More Indians, and not just students but tourists and businesspersons, have been deported by the US in recent days, the external affairs ministry said on Wednesday.
The first reports about US deportations were about Indian students headed for two California universities. Some of them were turned away from Dubai, and the rest from San Francisco.
“Some Indian nationals travelling on business/tourism/work visas have also been deported,” the ministry said in an advisory, adding students admitted to other education institutions too were turned away.
While India has urged the US to “honour the visas issued by their own Embassy/Consulates”, the advisory said travellers must ensure they are carrying “proper authorization and capacities”.
The number of additional deportations remains unclear, but they are said to have taken place mostly at Chicago international airport — all previous ones were from San Francisco.
“They include holders of B-1 and B-2 US visas, for tourists and businesspersons, and H-1s, which are work permits,” said an external affairs ministry official on background.
“These are not fraud visas,” he added, “but genuine visas issued by the US — it seems one section of the US administration is not honouring what the other one is doing.”
While not apologising or offering to end deportations, Americans have assured India they are not country-specific, and not based on profiling of Indians or some of them.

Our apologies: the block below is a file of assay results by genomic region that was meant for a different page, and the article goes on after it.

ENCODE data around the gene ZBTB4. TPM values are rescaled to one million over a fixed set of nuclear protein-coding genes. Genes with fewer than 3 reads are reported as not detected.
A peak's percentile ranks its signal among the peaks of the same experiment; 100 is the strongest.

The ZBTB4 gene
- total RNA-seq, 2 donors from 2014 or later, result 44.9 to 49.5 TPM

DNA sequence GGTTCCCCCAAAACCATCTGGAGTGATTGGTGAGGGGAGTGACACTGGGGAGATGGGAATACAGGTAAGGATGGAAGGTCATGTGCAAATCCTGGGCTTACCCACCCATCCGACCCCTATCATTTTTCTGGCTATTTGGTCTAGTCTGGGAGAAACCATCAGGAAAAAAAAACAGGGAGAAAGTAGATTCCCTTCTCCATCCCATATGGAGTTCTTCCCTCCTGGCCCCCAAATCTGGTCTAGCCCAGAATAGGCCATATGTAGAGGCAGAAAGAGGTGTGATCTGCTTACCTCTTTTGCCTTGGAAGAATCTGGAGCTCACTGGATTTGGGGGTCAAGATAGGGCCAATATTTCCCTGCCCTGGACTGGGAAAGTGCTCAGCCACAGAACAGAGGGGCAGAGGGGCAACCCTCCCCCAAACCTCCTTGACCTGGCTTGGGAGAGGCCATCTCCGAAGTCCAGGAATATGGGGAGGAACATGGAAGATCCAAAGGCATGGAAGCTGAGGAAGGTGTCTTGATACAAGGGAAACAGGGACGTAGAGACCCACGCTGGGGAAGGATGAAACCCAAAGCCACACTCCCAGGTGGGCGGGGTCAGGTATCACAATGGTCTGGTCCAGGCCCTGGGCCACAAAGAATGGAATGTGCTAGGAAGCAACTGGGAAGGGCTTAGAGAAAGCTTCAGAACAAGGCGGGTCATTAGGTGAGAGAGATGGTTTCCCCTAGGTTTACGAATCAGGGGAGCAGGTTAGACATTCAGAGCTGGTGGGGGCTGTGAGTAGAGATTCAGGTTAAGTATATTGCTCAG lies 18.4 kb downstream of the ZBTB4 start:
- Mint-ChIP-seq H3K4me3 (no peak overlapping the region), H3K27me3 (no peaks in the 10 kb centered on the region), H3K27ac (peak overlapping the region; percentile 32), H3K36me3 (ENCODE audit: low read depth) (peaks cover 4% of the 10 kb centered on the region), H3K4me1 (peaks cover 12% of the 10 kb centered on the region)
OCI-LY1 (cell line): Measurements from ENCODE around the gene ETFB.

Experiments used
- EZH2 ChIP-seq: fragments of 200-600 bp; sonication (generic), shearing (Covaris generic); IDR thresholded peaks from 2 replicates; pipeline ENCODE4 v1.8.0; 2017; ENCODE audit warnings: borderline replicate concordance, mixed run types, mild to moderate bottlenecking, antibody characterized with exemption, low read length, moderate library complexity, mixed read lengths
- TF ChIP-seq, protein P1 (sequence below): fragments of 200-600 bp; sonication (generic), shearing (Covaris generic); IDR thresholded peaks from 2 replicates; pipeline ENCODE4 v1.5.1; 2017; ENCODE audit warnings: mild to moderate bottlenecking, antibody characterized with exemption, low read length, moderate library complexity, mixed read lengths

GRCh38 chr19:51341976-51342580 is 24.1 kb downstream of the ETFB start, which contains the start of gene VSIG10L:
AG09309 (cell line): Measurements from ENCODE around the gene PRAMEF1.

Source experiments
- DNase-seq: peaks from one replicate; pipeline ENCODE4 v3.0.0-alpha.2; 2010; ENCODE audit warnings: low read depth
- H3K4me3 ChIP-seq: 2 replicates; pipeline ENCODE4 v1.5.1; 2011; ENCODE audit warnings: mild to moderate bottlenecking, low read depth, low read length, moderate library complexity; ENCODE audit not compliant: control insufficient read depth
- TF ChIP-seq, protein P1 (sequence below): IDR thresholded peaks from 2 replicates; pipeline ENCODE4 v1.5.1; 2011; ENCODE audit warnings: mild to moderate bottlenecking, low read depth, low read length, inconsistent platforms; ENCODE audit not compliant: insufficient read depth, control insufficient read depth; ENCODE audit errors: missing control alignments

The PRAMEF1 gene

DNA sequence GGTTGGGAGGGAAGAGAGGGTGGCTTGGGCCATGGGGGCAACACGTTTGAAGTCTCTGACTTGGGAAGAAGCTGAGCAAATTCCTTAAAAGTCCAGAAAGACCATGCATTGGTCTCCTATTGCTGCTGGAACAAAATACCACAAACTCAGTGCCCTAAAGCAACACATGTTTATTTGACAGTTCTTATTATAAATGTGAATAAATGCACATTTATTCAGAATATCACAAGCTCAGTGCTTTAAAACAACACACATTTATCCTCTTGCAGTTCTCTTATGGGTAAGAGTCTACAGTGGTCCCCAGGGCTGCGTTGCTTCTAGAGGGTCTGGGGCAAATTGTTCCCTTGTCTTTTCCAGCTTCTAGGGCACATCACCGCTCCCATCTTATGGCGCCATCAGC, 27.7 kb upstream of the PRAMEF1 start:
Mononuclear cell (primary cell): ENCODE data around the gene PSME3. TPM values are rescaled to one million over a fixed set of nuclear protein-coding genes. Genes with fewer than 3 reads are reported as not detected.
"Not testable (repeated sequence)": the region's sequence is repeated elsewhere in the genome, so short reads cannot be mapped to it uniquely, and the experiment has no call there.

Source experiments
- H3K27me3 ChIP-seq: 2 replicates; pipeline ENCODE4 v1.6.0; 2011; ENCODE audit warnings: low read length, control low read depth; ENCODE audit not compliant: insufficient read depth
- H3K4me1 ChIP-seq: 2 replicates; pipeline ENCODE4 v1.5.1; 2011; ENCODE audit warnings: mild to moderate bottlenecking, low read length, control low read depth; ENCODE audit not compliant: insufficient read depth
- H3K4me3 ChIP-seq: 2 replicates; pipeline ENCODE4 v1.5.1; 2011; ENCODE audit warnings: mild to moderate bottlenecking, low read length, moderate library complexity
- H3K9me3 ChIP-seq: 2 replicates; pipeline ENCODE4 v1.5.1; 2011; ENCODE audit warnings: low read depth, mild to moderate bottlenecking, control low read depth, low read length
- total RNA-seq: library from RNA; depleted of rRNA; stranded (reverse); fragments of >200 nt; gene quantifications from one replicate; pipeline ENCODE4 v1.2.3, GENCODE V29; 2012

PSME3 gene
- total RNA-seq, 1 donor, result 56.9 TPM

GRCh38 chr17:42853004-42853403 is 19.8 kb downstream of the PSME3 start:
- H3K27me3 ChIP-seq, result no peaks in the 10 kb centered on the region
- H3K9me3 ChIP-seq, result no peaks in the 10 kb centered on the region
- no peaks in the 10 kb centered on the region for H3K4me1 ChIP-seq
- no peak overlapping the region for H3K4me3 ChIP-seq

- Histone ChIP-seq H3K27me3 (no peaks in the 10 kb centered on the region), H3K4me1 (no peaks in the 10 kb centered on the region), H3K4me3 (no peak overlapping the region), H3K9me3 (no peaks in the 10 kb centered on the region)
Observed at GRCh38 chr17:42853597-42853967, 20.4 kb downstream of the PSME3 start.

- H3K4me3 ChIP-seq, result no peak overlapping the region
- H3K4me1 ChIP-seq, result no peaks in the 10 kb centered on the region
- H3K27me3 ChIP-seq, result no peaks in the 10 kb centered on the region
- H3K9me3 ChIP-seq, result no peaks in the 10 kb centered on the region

“They have told us that look at these deportations in the context of the overall numbers,” another official said. “About 150,000 Indian students have been allowed into the US this year alone.”
The deportation of students — numbers remain unclear — represents but a tiny portion of the total. It could not be ascertained if it was any different from other years.
Enhanced scrutiny at US ports and points of entry following the Paris and San Bernardino terrorist attacks could be a reason, though not cited officially, for these deportations.
The US has told India each deportation followed individual specific assessment — not a blanket authority — during which information gaps and inaccuracies were noticed.
“According to the US Government, the deported persons had presented information to the border patrol agent which was inconsistent with their visa status,” the MEA advisory said.
“Apart from travel documents, the students should also carry all required documentation regarding their study plans, housing, financial support, healthcare arrangements etc. and be prepared for admission (entry to the US) interviews with U.S. immigration officials,” the advisory said.
It also advised other Indian travellers to make sure they had everything in order as well: proof of place of stay, financial support, medical arrangements and sponsorship details.